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Friday, June 8, 2012

Concert Review: Mainly Mozart

Pinchas Zukerman leads the New York Philharmonic.
by Paul J. Pelkonen
And he plays violin too: Pinchas Zukerman. Photo from the National Arts Centre.
The violinist Pinchas Zukerman played the dual roles of soloist and conductor this week at the New York Philharmonic. For these concerts, Mr. Zukerman chose concert repertory more in keeping with the forthcoming Mostly Mozart festival than the big sounds normally associated with this orchestra.

In the world of classical music, the New York Philharmonic looms as a heavyweight ensemble, storming through orchestral showpieces and presenting vast edifices by Mahler and Bruckner. So it was refreshing to hear the skill of its players in a chamber orchestra setting, especially led by a world class soloist.

The results, heard on Thursday night, were a charming combination of Bach, Mozart and Stravinsky. Mr. Zukerman played the solo parts in the Bach Violin Concerto and Mozart's Turkish Concerto, leading the orchestra from the bow of his violin. He then traded bow for baton, leading Stravinsky's Concerto for Orchestra and Mozart's Symphony No. 39. Although the Israeli musician is better known for his solo work, he has over four decades experience as a conductor.

The concert opened with a slow, detailed performance of the Bach concerto. Although the Philharmonic played this baroque work with a chamber-sized orchestra, the sound in the vast, sometimes dodgy acoustic of Avery Fisher Hall had resonance and bloom. Mr. Zukerman played with full, warm tone, weaving his violin lines in and out of the counterpoint and working superbly with the principal Philharmonic players.

A genial account of Mozart's Turkish Violin Concerto followed. Again, Mr. Zukerman took a relaxed, refreshing approach to this familiar music, leading the small orchestra with his bow. The lyricism and warmth of Mozart's writing came through, with bravura playing in the long coda of the last movement which gives this concerto its Asiatic nickname.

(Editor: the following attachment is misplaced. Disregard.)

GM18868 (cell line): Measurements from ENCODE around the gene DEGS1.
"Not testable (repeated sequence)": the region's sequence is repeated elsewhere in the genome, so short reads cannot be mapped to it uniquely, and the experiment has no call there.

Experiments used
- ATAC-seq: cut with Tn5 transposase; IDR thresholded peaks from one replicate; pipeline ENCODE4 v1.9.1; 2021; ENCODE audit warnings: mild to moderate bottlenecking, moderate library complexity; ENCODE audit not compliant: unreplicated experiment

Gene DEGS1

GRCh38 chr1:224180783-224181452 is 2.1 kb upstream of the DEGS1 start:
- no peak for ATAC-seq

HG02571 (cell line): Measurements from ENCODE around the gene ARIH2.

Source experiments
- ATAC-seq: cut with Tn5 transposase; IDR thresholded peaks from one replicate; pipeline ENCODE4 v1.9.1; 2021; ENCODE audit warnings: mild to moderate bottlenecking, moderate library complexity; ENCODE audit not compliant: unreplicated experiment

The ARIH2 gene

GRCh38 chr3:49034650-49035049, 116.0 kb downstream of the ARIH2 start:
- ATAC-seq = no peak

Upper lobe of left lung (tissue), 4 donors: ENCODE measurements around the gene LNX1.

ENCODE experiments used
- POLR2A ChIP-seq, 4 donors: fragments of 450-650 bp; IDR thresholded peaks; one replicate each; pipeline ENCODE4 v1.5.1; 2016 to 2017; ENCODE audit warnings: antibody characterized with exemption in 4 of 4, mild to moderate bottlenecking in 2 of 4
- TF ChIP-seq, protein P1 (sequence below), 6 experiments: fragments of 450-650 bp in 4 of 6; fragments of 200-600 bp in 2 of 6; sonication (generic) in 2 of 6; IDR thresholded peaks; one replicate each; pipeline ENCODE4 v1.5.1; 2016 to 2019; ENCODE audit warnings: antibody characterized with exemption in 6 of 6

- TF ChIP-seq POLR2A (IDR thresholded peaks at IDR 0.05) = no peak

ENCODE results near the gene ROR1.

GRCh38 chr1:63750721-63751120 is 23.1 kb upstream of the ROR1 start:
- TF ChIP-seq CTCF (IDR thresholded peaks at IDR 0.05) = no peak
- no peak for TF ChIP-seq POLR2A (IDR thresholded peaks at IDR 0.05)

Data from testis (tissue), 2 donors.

Igor Stravinsky's short Concerto in D is hardly a new work, yet the spiky rhythms, occasional pauses, and complex melodic ideas were enough to elicit a rude groan from somewhere in the back of the orchestra. Mr. Zukerman ignored the cat-call, leading the Philharmonic string players in a tight, precise account that offered rhythmic challenges and rich melodic rewards. The three movement were played with great precision, with tricky stops and starts and small showpiece solos for the principal players.

The Symphony No. 39 in Ebelongs to the composer's late period, with a descending horn theme that anticipates a key thematic idea in The Magic Flute. The minuet, with its playful central trio was particularly graceful. The final Rondo was taken at a fast tempo. At one point, the ritornello stopped in its tracks with what sounded like a collision, until the listener realized that it was just an example of Mozart's sense of humor.
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Critical Thinking in the Cheap Seats

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Since 2007, Superconductor has grown from an occasional concert or CD review to a near-daily publication covering classical music, opera and the arts in and around NYC, with excursions to Boston, Philadelphia, and upstate NY. I am a freelance writer living and working in Brooklyn NY. And no, I'm not a conductor.